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Harvard Again Becomes The Focus Of Balancing Diversity With Meritocracy

The Left’s attempts to weaponize race in Gay resignation sound hollow.

Sanders Theatre, Harvard University. Credit: Chensiyuan, via Wikimedia commons

Six months after the Supreme Court ruled against Harvard and invalidated race-based admissions, the elite ivy league is at the forefront of another battle around race.

Charles Blow, a Black NY Times columnist, wrote a lengthy piece this week criticizing those who shone a light on former Harvard president Claudine Gay's plagiarism and lack of true academic accomplishment. Gay, who resigned from her prestigious post nearly two months after not assuming responsibility at a Congressional hearing for clamping down on anti-Semitic protests at Harvard - and defending such speech as free expression - will continue to serve as a tenured professor, earning nearly a $1 Million paycheck.

Calling his column "The Persecution of Harvard's Claudine Gay," Blow argued that the campaign against her was never truly about her testimony or accusations of plagiarism. "Diversity, equity, and inclusion, or D.E.I - the effort to assist and support the underrepresented - turns out to be the ultimate target."

Blow's statement is blatantly false. After George Floyd, many Americans were repulsed by problems of systemic racism in America when qualified minorities were overlooked in favor of others. The practice existed in corporate America and even in something as fundamental as obtaining a home mortgage or small business loan. In the color-blind society that Martin Luther King dreamed about, such discrimination was inherently un-American. The laudable goal of D.E.I. was to level the playing field as long as it was applied measurably without discrimination. However, as we have repeatedly seen, bad actors are open to leveraging DEI to promote and retain underachievers after depriving more qualified individuals, tantamount to reverse discrimination.

Claudine Gay made it to the pinnacle of academic appointments by becoming the president of Harvard University, a name globally synonymous with excellence. When Harvard alums die, their epitaphs often mention the Harvard diploma in the first line. Leading such a distinguished academic institution requires extraordinary achievement, befitting the brand's promise for nearly 400 years. 

Consider Larry Summers, a Harvard president who served between 2001 and 2006. Summers became a full professor at Harvard when he was just 28 years old. He then left to become the Chief Economist of the World Bank. The American Economic Association awarded him the John Bates Clark Medal for his research. In 1999, Summers became the Secretary of the Treasury. In 2009, he became President Obama's White House National Economic Council Director. When he stepped down as Harvard's president involuntarily, a long line of eminent personalities lamented his move.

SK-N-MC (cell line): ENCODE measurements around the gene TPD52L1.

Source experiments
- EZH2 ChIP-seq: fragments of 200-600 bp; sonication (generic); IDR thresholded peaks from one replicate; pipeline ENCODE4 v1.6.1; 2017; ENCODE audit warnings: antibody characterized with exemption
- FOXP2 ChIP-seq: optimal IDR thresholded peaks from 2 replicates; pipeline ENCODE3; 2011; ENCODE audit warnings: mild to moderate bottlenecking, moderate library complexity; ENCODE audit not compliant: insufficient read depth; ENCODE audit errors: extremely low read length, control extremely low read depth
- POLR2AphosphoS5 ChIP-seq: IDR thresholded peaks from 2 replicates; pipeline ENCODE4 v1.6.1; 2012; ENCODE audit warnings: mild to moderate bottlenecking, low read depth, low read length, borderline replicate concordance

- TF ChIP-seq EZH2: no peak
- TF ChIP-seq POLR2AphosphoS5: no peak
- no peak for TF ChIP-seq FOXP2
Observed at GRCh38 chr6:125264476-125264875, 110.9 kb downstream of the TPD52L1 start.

Our point is not to compare the accomplishments of two Harvard leaders, but Claudine Gay had none of Summers's achievements. She is a professor in African-American studies, a department that Summers set up during his tenure as Harvard's president. Her only administrative positions were at Harvard. 

When such a lackluster leader was found to have repeatedly plagiarized the few research papers she had ever published, it became clear that she was not a qualified hire. It also became clear that she became Harvard's first African-American president not because of her accomplishments but despite her lack thereof.

So, Mr. Blow, many Americans want to expend effort to assist and support the underrepresented - as long as they are worthy, strong candidates. “I see Gay as getting her post at Harvard because she was a diversity, equity and inclusion candidate, not on the basis of strong academic qualifications,” read a Dec. 21 statement by Vernon Smith, a Harvard graduate and winner of the 2002 Nobel Prize in economics.

Only one person can be Harvard's president at any given time, so if Gay was chosen, it was probably at the cost of someone eminently more capable. Most Americans are equally repulsed by D.E.I. efforts that promote less-qualified minority candidates, disfavoring more-qualified non-minority candidates.

Over at MSNBC, Joy Reid, another Black female journalist who thrives on discussing race and airs Black grievances daily, said that "Gay's resignation was the result of a coordinated anti-diversity program and not due to plagiarism or her controversial answers at that Congressional hearing."

Stop the race-baiting, Mrs. Reid. You, too, are wrong. Our criticisms of Mr. Blow apply to you as well.

Editor’s note:

Business Insider published a story on Thursday that Bill Ackman’s wife, Neri Oxman, engaged in plagiarism during her 2010 doctoral dissertation at MIT. Ackman, a wealthy hedge fund manager, has been Gay’s leading critic. Business Insider’s journalistic justification is to point out Ackman’s hypocrisy, although Ackman himself has not been accused of plagiarizing.

In response, Ackman has said he would invest in having the work of all MIT professors reviewed for plagiarism and the results published on X.

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